Q. I have heard that your athletes don’t lift as hard and heavy as other places, is this true?
A.The answer to this question is complex. First, we use a periodized training model, so the workouts change every 2-4 weeks; and the intensity changes along with the exercises. Second, Go: Sports Performance is about training smarter, then training harder. If we had to choose between smarter and harder, it would be training smarter. By doing this, we can make what seems like small changes in exercise, have huge carry-over into sports. Small things like multi directional exercises, using just 1 arm or 1 leg at a time, can make a huge difference when you are in the game. Third, we do not try to make up for less effective training by impressing the parents with their young athletes ready to pass out when they are done with their class, or being belittled during the class. We want the athletes to enjoy working out, and want to give them the support and encouragement needed to be and feel successful. We liken this training style to how a great sculptor works. A sledgehammer is only needed at the beginning. The artist knows when to switch to a fine tuned smaller hammer. Its the fine-tuning and subtle changes that make a piece of art great. Most other programs apply the sledgehammer approach all the time. We apply it in a selective way and we also have fine tuning tools to make the athlete better in ways that other places cant.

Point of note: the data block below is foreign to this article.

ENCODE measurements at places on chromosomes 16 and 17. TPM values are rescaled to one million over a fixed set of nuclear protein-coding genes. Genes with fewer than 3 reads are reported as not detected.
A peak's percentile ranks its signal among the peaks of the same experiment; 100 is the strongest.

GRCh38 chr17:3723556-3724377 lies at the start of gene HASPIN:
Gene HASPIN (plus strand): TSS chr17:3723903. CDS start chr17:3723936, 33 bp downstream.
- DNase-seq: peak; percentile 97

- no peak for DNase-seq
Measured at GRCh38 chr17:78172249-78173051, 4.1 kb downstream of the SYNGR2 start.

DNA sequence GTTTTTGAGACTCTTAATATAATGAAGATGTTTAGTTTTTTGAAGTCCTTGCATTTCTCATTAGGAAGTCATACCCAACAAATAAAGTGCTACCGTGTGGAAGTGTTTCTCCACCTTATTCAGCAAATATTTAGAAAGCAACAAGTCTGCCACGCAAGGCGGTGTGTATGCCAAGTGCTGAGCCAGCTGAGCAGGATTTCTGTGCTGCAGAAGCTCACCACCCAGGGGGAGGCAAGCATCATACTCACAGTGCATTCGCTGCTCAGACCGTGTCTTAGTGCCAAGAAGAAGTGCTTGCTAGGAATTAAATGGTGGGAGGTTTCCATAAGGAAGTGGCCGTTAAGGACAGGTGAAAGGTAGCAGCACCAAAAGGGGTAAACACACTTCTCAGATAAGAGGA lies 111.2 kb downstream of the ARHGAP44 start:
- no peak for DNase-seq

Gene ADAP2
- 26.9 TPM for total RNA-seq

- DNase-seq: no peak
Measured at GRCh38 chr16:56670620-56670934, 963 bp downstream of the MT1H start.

Q. Do girls lift in this program?
A. Yes, and they love it. We are, actually, well known for making our female athletes successful. We know what they need to get results. Also, because our focus is on athleticism, athletic strength and speed; the young ladies will not be intimidated by people trying to dead-lift or squat 800 pounds.
Q. Do you do Strongman training for the athletes?
A. Sorry, no. After all the research, it is an effective training modality for making stronger kids, but they become less athletic or even injured most of the time. Some injuries dont show up from this style of training for months or even years. Worse yet, these injuries can plague the athletes for the rest of their lives. However, since GO: Sports owner has done so well with coaching and competing in Strongman, he has incorporated all of the functional athletic movements and benefits of Strongman training into a safe, effective, and athletic training program.
Q. How many athletes will be in each class?